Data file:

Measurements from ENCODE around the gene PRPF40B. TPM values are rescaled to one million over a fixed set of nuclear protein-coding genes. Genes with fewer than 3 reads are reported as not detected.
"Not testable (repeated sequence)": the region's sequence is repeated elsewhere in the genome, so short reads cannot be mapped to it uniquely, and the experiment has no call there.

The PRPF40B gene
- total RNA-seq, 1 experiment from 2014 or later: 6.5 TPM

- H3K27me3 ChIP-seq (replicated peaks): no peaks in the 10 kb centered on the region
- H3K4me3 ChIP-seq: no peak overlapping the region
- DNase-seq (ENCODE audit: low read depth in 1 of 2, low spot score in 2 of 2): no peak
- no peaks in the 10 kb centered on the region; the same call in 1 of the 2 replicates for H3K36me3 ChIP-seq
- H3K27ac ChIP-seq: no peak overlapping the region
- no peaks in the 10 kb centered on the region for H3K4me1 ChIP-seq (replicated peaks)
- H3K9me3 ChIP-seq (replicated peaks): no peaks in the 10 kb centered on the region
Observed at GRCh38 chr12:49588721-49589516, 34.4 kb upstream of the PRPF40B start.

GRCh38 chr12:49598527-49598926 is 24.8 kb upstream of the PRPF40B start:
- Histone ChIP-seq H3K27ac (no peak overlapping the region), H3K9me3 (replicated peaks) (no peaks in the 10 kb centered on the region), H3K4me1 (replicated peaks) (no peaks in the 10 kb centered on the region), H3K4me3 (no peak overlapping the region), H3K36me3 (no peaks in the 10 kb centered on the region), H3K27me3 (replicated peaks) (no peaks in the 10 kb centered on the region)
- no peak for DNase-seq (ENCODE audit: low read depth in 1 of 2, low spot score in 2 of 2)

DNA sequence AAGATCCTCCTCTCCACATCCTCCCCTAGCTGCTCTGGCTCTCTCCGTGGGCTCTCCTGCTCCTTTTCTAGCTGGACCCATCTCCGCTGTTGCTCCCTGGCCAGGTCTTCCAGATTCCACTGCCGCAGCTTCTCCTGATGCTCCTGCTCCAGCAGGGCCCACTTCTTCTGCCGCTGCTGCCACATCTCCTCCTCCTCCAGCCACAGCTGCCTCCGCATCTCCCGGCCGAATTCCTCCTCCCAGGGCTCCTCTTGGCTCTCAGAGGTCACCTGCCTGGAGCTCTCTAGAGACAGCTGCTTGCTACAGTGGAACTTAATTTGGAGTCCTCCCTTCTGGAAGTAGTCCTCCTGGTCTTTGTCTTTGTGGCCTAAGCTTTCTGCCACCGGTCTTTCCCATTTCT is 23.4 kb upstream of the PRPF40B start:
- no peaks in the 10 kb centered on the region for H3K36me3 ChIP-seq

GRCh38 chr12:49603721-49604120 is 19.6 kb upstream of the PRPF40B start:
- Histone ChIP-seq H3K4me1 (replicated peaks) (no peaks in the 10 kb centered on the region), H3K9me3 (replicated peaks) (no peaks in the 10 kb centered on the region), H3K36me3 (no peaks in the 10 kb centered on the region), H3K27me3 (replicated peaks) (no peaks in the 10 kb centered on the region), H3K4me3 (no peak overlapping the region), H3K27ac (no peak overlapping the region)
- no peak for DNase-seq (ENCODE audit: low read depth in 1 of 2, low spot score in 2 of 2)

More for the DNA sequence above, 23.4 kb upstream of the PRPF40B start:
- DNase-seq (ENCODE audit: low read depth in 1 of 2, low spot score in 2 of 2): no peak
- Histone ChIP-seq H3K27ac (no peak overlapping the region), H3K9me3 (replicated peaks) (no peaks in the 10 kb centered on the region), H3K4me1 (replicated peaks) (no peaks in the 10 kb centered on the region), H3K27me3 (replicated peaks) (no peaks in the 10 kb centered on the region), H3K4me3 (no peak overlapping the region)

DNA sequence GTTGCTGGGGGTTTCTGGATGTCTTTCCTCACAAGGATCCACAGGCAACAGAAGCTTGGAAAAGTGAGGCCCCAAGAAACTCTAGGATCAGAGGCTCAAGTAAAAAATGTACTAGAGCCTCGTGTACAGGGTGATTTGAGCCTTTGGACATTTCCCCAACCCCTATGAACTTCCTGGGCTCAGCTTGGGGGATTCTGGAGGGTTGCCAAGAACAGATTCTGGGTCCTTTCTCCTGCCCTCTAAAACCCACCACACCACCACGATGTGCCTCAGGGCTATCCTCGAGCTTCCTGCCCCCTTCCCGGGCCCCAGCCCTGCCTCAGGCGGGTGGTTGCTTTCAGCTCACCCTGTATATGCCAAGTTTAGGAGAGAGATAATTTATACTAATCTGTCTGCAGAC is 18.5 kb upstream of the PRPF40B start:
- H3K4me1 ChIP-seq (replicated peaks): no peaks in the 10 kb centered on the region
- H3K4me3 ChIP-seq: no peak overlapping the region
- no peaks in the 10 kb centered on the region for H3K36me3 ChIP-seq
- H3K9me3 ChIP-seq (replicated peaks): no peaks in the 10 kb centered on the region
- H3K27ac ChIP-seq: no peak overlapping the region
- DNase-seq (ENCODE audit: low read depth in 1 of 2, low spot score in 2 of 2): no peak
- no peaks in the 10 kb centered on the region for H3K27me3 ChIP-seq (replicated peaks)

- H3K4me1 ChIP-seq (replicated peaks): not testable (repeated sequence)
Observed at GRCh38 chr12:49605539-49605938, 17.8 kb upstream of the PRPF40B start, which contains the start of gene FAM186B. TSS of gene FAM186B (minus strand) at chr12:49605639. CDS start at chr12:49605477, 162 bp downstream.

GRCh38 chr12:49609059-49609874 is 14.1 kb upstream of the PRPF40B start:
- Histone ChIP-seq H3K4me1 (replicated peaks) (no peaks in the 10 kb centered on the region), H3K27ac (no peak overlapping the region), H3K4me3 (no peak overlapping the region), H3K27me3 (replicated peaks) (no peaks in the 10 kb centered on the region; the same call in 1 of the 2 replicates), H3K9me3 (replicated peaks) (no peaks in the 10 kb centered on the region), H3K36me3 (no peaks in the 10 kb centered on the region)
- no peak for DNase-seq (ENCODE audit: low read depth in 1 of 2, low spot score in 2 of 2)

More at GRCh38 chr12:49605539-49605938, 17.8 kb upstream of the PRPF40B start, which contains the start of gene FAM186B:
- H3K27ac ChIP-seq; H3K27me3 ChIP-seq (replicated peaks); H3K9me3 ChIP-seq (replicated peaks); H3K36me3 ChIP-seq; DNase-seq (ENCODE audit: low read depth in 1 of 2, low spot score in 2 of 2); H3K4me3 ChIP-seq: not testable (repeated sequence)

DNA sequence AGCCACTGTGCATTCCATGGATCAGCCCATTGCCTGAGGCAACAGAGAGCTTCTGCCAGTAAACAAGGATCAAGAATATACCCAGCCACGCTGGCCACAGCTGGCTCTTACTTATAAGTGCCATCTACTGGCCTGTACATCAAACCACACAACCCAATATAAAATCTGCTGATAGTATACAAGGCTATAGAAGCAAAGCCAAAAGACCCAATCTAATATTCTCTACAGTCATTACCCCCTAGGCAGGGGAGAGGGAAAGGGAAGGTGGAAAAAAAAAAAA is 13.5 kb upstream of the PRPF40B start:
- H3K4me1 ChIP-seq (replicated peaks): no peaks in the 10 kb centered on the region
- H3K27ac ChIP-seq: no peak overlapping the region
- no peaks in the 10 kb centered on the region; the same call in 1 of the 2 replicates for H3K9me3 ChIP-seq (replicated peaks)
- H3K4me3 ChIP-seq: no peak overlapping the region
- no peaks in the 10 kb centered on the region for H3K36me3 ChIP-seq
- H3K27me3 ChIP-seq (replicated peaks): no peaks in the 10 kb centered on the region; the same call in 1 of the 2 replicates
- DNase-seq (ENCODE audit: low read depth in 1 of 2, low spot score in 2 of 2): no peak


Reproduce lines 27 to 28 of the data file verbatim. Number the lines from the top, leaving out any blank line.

- no peaks in the 10 kb centered on the region for H3K36me3 ChIP-seq
- H3K9me3 ChIP-seq (replicated peaks): no peaks in the 10 kb centered on the region